Posted by: dacalu | 15 December 2010

The Redemption Paradox

Today, I’d like to share a bit of my uncertainty around the idea of redemption.  Now, I do have certain ideas about how to solve the problem – it’s not really a paradox, but I’d love to hear what you think, and I’d like to express why I think it’s such a problem for modern evangelism.  So let me start with the simplest sketch I can.

Christian evangelism is good news.  It is the good news of what we are coming to be in Christ Jesus, the good news of repentance and renewal.

We are redeemed, that is we live in grace.

We need redemption, therefore, we must live in dis-grace.

It appears to be a package: you cannot share the message of salvation unless there is something from which to be saved, and yet how can we need salvation if God made us good and retains power over the universe.  Worse yet, preaching dis-grace does not sound at all like good news and it turns people away.

Fundamentalists solve this problem by becoming comfortable with dis-grace.  I call this the “bad news.”  How many times have you seen evangelical preachers with signs telling you someone’s going to Hell unless they repent?  On more solid ground, theologically, John Calvin informs us that, were it up to our own merits, none of us deserve heaven.  A few are saved, solely by Jesus merit.  It solves the problem of works righteousness, but at the cost of making God look a little like a capricious club owner who randomly select a few people to allow in.

On the flip side, many progressives solve the problem by affirming that God created all things good, and their still pretty much good.  This preserves God’s integrity, but at the cost of giving Christians any particularly good news to share.  Sure, God loves you, but what is there to strive for?  What new opportunities arrive in Jesus life (and death and resurrection)?  I call this “no news.”  The world is good (or even bad) and that’s just the way it is.  Can’t we all just get along?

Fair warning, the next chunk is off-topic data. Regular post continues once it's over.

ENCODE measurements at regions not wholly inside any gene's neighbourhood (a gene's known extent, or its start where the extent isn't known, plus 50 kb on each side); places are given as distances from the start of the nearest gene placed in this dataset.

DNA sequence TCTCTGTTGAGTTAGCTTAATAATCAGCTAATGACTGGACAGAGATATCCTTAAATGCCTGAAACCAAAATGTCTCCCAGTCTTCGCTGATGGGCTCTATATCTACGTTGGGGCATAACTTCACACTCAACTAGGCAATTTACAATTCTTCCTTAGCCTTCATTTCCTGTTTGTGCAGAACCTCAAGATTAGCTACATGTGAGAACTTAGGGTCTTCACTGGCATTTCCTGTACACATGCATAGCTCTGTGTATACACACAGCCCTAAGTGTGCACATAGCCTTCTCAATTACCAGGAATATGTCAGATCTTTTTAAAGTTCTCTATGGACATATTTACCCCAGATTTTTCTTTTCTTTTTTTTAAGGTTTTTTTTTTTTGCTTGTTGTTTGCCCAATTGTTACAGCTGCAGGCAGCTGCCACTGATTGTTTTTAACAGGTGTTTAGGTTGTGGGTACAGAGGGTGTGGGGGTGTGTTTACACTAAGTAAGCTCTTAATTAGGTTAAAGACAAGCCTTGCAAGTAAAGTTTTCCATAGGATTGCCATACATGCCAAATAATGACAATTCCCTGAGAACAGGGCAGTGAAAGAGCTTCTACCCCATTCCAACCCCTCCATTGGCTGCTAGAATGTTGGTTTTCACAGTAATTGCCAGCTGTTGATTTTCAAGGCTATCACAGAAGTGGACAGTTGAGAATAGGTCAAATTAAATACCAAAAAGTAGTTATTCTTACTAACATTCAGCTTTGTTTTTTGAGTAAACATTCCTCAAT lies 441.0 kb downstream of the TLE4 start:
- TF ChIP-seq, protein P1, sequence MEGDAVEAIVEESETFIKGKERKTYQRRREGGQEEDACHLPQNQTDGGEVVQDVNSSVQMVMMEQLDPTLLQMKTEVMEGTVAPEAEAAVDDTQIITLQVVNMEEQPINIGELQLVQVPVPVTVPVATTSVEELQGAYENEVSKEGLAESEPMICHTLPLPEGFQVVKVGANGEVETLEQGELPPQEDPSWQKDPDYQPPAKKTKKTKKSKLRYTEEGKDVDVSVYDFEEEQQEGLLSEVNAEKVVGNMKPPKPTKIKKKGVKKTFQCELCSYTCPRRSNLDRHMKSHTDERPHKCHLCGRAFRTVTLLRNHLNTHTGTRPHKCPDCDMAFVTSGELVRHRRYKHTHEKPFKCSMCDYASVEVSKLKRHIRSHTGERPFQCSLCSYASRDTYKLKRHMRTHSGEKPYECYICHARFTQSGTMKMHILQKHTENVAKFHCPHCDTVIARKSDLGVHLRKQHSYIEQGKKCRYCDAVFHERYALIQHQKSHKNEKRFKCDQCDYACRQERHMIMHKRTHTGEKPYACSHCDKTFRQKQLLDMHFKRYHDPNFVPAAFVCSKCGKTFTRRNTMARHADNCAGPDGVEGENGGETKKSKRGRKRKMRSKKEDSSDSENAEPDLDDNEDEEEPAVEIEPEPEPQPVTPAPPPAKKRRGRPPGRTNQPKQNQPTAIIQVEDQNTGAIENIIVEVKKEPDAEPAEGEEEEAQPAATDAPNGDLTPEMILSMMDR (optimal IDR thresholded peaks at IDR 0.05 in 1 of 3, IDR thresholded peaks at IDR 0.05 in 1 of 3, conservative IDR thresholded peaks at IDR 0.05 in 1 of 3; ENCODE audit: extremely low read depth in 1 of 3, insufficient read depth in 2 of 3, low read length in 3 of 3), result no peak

I’ve parodied both sides a bit, but I think the case stands.  Fundamentalists attract some new Christians, but with the message of “bad news.”  This – contrary to their intent – leads to works righteousness, because their eyes stay focused on the evil which they are escaping, rather than the good to which they aspire.  They learn fear rather than hope.  Progressives attract some new Christians, but with the message of “no news.”  Contrary to their intent, many end up lukewarm.  How can you evangelize when other paths are just as good as yours?  What’s the difference?  And we wonder why Christianity seems to be on the decline in the developed world…

So how do we redeem “redemption,” a key idea in Christian history and doctrine?  I have a couple ideas, but I’d like to leave it open for a week for people to comment.  I’ll come back and share my thoughts, hopefully informed by yours.  Blessed Advent.

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